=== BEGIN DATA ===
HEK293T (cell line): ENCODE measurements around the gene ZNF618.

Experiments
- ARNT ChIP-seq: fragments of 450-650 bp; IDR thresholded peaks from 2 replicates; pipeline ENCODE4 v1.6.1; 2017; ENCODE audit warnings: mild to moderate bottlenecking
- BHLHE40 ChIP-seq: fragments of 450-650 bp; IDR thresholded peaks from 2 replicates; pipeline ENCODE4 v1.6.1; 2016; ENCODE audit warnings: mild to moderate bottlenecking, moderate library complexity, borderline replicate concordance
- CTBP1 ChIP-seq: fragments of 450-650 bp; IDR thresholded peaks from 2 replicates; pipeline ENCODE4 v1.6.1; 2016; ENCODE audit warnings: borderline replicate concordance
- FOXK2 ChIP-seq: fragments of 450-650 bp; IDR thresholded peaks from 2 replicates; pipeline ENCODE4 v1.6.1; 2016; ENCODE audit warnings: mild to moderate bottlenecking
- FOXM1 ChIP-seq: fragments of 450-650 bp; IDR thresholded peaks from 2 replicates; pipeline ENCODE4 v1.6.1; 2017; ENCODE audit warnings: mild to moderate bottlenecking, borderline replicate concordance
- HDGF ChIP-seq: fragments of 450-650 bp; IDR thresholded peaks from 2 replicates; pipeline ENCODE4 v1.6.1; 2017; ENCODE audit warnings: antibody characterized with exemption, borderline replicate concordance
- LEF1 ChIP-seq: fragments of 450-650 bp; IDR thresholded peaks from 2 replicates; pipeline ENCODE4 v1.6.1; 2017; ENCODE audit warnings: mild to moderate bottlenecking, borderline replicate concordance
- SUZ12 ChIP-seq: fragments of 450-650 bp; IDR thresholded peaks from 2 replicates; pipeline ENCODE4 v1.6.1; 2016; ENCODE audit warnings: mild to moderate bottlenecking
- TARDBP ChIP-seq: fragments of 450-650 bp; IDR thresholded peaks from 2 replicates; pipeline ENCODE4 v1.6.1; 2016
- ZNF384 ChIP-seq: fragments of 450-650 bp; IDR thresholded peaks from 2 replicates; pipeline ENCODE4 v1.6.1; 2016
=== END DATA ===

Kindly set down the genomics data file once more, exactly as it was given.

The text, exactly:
HEK293T (cell line): ENCODE measurements around the gene ZNF618.

Experiments
- ARNT ChIP-seq: fragments of 450-650 bp; IDR thresholded peaks from 2 replicates; pipeline ENCODE4 v1.6.1; 2017; ENCODE audit warnings: mild to moderate bottlenecking
- BHLHE40 ChIP-seq: fragments of 450-650 bp; IDR thresholded peaks from 2 replicates; pipeline ENCODE4 v1.6.1; 2016; ENCODE audit warnings: mild to moderate bottlenecking, moderate library complexity, borderline replicate concordance
- CTBP1 ChIP-seq: fragments of 450-650 bp; IDR thresholded peaks from 2 replicates; pipeline ENCODE4 v1.6.1; 2016; ENCODE audit warnings: borderline replicate concordance
- FOXK2 ChIP-seq: fragments of 450-650 bp; IDR thresholded peaks from 2 replicates; pipeline ENCODE4 v1.6.1; 2016; ENCODE audit warnings: mild to moderate bottlenecking
- FOXM1 ChIP-seq: fragments of 450-650 bp; IDR thresholded peaks from 2 replicates; pipeline ENCODE4 v1.6.1; 2017; ENCODE audit warnings: mild to moderate bottlenecking, borderline replicate concordance
- HDGF ChIP-seq: fragments of 450-650 bp; IDR thresholded peaks from 2 replicates; pipeline ENCODE4 v1.6.1; 2017; ENCODE audit warnings: antibody characterized with exemption, borderline replicate concordance
- LEF1 ChIP-seq: fragments of 450-650 bp; IDR thresholded peaks from 2 replicates; pipeline ENCODE4 v1.6.1; 2017; ENCODE audit warnings: mild to moderate bottlenecking, borderline replicate concordance
- SUZ12 ChIP-seq: fragments of 450-650 bp; IDR thresholded peaks from 2 replicates; pipeline ENCODE4 v1.6.1; 2016; ENCODE audit warnings: mild to moderate bottlenecking
- TARDBP ChIP-seq: fragments of 450-650 bp; IDR thresholded peaks from 2 replicates; pipeline ENCODE4 v1.6.1; 2016
- ZNF384 ChIP-seq: fragments of 450-650 bp; IDR thresholded peaks from 2 replicates; pipeline ENCODE4 v1.6.1; 2016